Trying to get pregnant? Make sure you know the bottom line on baby-making—what you don't understand can affect your bub-to-be's health.
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“The big challenge for me is asking for help.” Margaret Lynch, Los Angeles
I was shocked when I found I was pregnant at the age of 42. While I had always wanted to have children, I had spent the last few years rethinking my life without them. When I went to the doctor to confirm the pregnancy, he said if I had ever wanted to have children, I should consider having this baby because of my age. It was quite a statement, but I did want to have a baby, so I let nature take its course.
I told my family when I was four months pregnant and the response was very positive. (The father knows, but is not a regular part of our lives.) I was anxious because I wasn’t sure how I was going to do it alone, both financially and emotionally. When there is not a permanent partner in the picture, despite the help of friends and family, you ultimately feel that you are on your own. I also lost my job when I was 31 weeks pregnant, which added more stress.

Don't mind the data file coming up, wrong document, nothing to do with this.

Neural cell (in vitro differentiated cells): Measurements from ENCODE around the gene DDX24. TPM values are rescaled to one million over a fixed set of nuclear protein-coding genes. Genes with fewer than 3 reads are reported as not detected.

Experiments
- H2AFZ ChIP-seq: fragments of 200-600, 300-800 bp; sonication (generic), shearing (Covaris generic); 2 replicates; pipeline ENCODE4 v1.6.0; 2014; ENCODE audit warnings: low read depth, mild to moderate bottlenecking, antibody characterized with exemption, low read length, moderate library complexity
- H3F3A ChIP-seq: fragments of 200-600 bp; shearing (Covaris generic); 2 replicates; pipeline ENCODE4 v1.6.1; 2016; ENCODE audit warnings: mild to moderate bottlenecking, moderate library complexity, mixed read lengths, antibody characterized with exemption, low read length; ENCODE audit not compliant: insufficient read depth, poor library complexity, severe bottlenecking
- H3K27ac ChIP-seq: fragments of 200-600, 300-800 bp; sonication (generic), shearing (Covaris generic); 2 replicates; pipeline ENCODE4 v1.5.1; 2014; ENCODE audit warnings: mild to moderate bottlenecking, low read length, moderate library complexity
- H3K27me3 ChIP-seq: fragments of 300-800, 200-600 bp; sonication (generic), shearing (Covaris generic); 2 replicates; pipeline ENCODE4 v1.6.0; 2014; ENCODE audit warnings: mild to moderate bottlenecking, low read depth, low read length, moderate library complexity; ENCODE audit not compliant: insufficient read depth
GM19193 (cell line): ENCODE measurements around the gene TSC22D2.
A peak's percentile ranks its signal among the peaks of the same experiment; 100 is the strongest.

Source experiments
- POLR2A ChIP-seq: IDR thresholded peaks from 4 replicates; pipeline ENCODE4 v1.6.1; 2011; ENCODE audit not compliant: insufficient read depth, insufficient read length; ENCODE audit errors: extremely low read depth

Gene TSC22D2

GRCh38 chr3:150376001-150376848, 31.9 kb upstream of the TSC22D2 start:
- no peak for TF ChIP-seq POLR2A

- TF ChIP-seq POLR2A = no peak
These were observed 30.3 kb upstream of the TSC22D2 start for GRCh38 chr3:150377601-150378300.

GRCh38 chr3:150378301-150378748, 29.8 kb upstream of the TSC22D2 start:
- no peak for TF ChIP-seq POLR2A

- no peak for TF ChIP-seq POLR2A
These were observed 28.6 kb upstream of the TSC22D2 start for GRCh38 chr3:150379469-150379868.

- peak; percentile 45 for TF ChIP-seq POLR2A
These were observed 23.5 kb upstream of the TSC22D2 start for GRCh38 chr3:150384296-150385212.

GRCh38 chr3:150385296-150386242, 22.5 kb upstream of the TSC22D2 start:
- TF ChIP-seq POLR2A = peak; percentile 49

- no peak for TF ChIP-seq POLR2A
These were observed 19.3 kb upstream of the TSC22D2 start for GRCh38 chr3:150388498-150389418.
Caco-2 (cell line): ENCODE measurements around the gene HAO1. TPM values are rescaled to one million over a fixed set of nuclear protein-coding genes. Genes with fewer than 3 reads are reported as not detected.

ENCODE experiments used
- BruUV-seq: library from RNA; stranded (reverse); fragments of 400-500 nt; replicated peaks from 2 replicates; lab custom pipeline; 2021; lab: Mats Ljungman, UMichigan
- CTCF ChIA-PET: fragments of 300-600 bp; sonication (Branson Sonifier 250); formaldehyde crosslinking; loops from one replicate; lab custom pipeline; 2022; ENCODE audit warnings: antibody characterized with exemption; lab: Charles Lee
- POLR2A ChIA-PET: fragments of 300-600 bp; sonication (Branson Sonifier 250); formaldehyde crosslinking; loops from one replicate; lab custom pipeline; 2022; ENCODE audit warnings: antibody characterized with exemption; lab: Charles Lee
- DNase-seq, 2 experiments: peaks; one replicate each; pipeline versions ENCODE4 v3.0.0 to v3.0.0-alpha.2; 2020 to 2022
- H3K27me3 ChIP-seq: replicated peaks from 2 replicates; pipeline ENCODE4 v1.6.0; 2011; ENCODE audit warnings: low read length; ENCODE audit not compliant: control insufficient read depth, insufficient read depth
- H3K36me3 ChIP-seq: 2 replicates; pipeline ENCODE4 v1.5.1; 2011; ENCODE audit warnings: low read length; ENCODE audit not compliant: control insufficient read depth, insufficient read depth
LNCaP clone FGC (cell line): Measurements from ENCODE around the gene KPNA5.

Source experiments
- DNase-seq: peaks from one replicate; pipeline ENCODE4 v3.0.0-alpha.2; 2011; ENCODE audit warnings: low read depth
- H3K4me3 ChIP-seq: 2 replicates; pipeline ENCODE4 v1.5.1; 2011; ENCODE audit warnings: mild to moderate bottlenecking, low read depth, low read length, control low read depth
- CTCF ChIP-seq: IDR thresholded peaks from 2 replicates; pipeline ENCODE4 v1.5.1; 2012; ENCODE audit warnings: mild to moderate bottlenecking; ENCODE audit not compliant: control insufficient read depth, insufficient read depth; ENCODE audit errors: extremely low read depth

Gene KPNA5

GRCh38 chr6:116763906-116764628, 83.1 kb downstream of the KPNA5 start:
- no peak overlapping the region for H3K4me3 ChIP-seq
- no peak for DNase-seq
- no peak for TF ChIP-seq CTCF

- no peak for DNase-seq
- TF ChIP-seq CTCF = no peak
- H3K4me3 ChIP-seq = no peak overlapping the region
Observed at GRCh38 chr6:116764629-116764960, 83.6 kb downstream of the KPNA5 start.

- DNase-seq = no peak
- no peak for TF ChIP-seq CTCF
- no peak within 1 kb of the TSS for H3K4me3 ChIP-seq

I am an independent person, and it’s difficult for me to ask for help. With my pregnancy, and now having a baby, I realize I have limits and that I do need to ask for help. I asked one of my friends to take my birthing class with me, and my mom offered to come for the birth and to help after the baby was born.
I wanted to deliver vaginally, but the baby wasn’t moving into position and my doctor recommended a Cesarean section. My daughter, Molly, was born healthy at 8 pounds. My advice for single moms: Think about the other parts of your life where you have been successful doing things on your own and draw strength from that.